I asked a few of my former students how they use their English major. Kayla Rakowski, Cornell '08, who is the student working at MOMA, observed: "I use the writing and proofreading skills I honed as an English major every single day, whether I am drafting a grant proposal, editing down content for a donor report, or simply typing emails and business correspondence. Further, the major greatly expanded my knowledge of cultural history, building a context that is a great asset to me as an employee of an art museum." Devon Goodrich, Cornell '07, Harvard Law '11, Assistant Corporation Counsel in the Environmental Law Division of New York City, responded to my query: "[T]he reading comprehension and writing skills that I developed as an English major gave me an edge over other law students and young lawyers. . . .[T]he ability to closely read a text while also placing the text within its larger context directly translates to law. Practicing law involves reading all aspects of a situation -- not only the applicable statutes or regulations, but also the clashing personalities of involved parties, the historical background of a project or property, and the political circumstances surrounding a case -- and providing sound advice based on all the facts and angles. . . . Often when reading a legal document, the best readers can read what is not said in the document as well as the words on the page."
Playwright and actress Zoe Geltman, Cornell, '08 observed: "Majoring in English has definitely contributed to my appreciation of the Arts and of Literature in general. I think it has made me a more thoughtful, insightful person and made it easy and natural for me to analyze a piece of text--be it a play, a piece of fiction, or an article." According to Liz Wight '07: "I think the thing the major gave me most was critical thinking, a yearning for discovery and clear means of articulating myself." Sal Ruggiero, Cornell '07,who has been an editor and is now Assistant Manager, Domestic Rights for the Knopf Doubleday Publishing Group, adds: "Reading and writing not just well but for a purpose has proved paramount to my job. . . Plus learning argument and persuasion techniques in essay writing sometimes proves useful in contract negotiation or pitching." Amanda First, Cornell '12, assistant editor at Brides, notes, "My English major has lent me creative, critical thinking, and analytic writing skills that have my writing clearer, more exciting, and more serviceable to our readers."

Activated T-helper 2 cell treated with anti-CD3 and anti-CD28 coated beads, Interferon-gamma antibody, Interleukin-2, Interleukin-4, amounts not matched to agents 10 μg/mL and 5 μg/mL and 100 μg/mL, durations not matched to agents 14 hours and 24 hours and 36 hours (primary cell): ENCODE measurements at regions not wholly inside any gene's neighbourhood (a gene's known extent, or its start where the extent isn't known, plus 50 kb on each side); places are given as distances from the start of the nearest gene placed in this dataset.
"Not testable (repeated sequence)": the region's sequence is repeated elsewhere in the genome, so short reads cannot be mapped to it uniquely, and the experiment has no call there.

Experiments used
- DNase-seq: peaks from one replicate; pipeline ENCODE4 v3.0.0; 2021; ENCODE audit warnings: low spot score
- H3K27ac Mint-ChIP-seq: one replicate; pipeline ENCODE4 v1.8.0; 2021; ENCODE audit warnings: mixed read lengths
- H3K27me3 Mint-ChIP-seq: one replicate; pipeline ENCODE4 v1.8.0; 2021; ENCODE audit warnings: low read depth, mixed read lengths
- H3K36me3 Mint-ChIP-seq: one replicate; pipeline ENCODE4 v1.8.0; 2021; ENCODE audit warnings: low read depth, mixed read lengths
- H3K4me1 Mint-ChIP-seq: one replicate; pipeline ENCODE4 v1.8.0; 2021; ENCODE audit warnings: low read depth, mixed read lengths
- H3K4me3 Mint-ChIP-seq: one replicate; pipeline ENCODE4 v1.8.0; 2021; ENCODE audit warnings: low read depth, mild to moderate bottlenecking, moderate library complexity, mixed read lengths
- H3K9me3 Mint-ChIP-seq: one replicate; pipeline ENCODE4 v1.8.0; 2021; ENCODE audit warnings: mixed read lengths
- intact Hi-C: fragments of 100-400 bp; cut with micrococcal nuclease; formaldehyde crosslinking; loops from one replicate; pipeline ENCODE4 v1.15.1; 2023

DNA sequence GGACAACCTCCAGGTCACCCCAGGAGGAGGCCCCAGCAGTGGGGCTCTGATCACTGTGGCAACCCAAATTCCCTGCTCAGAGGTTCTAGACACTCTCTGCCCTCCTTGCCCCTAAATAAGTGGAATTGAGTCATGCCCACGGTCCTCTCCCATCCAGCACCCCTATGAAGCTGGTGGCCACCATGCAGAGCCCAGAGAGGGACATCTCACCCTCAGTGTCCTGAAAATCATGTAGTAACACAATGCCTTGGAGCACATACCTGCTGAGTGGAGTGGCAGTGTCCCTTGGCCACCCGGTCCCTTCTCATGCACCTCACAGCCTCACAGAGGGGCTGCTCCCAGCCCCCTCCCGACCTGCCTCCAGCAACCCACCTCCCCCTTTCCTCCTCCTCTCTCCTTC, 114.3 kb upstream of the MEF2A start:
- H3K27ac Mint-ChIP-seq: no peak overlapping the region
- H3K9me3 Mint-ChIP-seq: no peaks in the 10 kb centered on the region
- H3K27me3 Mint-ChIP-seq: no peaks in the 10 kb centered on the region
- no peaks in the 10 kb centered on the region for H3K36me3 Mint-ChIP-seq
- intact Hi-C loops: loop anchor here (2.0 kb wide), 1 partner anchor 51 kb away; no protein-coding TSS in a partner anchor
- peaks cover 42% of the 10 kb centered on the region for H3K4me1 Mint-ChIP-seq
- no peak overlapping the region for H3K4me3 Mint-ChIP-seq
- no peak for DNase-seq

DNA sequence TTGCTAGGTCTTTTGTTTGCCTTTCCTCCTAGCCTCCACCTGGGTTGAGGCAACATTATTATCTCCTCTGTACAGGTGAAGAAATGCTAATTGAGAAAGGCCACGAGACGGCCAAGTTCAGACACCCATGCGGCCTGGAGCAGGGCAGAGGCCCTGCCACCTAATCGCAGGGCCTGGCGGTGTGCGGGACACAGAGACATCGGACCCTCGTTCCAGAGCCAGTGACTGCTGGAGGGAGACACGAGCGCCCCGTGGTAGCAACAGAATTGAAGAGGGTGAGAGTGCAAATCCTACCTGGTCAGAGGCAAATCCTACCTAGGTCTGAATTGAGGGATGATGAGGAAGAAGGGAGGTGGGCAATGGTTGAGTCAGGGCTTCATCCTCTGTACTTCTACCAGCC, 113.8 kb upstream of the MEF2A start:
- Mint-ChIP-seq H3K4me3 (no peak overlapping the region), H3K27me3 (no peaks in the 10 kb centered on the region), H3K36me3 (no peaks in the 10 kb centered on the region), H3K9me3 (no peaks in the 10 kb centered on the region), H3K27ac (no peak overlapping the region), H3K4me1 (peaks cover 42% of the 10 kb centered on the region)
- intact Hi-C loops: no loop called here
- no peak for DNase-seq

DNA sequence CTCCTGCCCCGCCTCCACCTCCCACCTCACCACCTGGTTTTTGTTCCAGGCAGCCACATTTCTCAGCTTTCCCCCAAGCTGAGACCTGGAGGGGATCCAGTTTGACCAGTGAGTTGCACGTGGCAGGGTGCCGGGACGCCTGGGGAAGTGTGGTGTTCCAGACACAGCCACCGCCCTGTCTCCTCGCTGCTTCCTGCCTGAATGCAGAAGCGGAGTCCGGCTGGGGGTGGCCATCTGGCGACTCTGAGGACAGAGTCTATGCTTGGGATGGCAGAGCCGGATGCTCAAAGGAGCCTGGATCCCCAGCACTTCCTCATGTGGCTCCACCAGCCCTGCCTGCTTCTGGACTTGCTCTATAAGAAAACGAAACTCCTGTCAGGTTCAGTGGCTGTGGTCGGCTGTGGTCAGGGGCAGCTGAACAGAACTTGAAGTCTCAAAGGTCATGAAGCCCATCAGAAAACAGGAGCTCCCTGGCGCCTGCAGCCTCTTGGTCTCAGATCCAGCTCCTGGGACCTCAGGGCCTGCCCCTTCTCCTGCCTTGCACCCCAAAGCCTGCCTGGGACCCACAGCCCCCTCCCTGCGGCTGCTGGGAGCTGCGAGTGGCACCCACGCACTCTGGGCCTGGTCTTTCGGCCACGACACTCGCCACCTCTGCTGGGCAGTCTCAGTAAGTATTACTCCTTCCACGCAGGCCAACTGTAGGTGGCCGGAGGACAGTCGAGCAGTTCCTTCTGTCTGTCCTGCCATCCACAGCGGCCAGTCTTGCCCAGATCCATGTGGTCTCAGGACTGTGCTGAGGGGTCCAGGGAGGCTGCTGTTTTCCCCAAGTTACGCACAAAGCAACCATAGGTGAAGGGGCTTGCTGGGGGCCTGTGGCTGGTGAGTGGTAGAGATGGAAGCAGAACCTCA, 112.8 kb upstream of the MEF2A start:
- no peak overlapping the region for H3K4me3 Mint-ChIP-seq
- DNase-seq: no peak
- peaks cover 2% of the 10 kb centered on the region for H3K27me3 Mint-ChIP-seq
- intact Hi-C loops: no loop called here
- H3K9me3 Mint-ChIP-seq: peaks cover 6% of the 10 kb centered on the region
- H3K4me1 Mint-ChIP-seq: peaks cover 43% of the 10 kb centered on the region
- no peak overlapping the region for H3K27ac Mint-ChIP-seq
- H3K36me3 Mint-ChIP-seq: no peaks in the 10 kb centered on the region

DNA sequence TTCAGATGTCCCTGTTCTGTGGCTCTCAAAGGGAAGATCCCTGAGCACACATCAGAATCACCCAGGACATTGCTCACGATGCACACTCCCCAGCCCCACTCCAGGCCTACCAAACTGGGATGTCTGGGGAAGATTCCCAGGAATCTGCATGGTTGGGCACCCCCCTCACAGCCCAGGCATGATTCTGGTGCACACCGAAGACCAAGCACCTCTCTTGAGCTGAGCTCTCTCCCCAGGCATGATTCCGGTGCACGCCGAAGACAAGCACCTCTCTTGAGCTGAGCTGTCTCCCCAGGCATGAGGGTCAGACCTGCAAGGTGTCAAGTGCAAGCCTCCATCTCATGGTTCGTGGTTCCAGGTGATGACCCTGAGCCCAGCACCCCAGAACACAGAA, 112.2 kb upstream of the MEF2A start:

Grace Jean, Cornell, '2000, US naval reporter writes for Jane's as well as a part-time music reviewer for the Washington Post, brings the commentary from former students to an apt conclusion: "All the skills that I developed and honed through my English classes and seminars are put to use daily in my career as a journalist. Close reading, analytical thinking, and clear and concise writing have become the bread and butter of my livelihood. I have the English major to thank for playing an integral role in my professional development."
What all these comments show is that the English major opens doors through which students walk to a splendid and varied future.
Author of the well-received 2012 book Endtimes? Crises and Turmoil at the New York Times (Excelsior Editions of SUNY Press, soon to appear in a new paperback edition). ), Daniel R. Schwarz is Frederic J. Whiton Professor of English and Stephen H. Weiss Presidential Fellow at Cornell University. He can be reached at firstname.lastname@example.org and followed on twitter at www.twitter.com/danRSchwarz and https://www.facebook.com/SchwarzEndtimes